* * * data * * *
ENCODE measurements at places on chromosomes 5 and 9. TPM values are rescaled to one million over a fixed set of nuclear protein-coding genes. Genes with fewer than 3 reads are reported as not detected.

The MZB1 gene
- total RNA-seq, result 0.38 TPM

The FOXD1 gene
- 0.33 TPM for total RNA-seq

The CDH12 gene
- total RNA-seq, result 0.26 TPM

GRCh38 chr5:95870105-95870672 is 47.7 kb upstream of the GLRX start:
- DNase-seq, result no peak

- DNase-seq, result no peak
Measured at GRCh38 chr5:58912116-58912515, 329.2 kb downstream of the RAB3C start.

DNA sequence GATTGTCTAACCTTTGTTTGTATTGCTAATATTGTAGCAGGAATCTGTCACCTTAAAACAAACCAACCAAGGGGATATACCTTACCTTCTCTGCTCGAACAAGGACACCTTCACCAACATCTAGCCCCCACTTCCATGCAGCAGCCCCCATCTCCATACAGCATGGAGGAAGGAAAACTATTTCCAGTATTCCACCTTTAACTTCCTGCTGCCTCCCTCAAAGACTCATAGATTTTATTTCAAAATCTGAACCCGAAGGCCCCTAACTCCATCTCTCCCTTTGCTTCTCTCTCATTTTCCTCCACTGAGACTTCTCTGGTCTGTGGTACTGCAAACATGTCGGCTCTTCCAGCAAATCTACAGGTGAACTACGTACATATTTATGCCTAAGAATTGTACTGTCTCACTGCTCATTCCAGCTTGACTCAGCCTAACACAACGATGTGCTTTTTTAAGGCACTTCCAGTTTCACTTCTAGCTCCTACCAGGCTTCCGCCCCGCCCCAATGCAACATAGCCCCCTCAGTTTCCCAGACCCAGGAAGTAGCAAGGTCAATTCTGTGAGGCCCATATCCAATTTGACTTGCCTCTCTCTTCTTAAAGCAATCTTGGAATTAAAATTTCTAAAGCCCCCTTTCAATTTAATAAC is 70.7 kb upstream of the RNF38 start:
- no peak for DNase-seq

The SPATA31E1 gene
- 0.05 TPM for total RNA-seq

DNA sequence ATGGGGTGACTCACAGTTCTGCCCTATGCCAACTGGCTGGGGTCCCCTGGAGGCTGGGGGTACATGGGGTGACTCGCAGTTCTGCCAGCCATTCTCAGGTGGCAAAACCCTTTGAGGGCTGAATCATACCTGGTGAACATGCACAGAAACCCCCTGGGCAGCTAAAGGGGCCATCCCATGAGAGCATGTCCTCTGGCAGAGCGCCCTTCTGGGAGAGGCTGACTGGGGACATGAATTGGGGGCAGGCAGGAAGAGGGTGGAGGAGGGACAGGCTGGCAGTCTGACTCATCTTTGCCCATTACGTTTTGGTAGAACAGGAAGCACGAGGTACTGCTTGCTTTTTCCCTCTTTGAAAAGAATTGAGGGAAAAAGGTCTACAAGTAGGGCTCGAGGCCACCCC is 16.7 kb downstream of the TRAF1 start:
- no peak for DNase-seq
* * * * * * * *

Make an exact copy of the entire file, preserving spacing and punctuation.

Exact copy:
ENCODE measurements at places on chromosomes 5 and 9. TPM values are rescaled to one million over a fixed set of nuclear protein-coding genes. Genes with fewer than 3 reads are reported as not detected.

The MZB1 gene
- total RNA-seq, result 0.38 TPM

The FOXD1 gene
- 0.33 TPM for total RNA-seq

The CDH12 gene
- total RNA-seq, result 0.26 TPM

GRCh38 chr5:95870105-95870672 is 47.7 kb upstream of the GLRX start:
- DNase-seq, result no peak

- DNase-seq, result no peak
Measured at GRCh38 chr5:58912116-58912515, 329.2 kb downstream of the RAB3C start.

DNA sequence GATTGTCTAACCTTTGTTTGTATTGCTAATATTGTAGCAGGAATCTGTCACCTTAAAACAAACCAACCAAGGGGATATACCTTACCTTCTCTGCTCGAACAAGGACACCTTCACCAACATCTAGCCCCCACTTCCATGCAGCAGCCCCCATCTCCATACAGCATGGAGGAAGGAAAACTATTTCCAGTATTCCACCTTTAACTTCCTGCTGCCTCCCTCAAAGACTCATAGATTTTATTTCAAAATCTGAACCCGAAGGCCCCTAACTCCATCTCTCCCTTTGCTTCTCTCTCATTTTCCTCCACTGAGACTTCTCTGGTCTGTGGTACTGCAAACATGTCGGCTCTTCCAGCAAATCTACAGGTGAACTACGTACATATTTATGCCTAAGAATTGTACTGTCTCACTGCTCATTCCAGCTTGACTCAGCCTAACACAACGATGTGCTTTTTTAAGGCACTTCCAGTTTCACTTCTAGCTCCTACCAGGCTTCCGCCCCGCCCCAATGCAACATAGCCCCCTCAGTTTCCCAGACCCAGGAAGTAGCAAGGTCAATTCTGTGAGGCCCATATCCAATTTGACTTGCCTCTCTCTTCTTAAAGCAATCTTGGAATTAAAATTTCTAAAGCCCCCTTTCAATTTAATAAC is 70.7 kb upstream of the RNF38 start:
- no peak for DNase-seq

The SPATA31E1 gene
- 0.05 TPM for total RNA-seq

DNA sequence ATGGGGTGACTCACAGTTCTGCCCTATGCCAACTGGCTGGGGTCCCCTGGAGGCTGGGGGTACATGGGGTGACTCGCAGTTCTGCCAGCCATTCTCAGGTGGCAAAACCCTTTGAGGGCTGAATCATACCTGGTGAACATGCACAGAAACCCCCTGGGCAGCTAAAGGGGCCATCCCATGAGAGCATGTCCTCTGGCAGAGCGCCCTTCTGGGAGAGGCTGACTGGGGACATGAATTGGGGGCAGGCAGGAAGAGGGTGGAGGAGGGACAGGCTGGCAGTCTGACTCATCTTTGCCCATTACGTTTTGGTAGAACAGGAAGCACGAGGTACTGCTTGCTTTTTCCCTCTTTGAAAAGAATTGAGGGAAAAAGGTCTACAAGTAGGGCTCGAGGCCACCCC is 16.7 kb downstream of the TRAF1 start:
- no peak for DNase-seq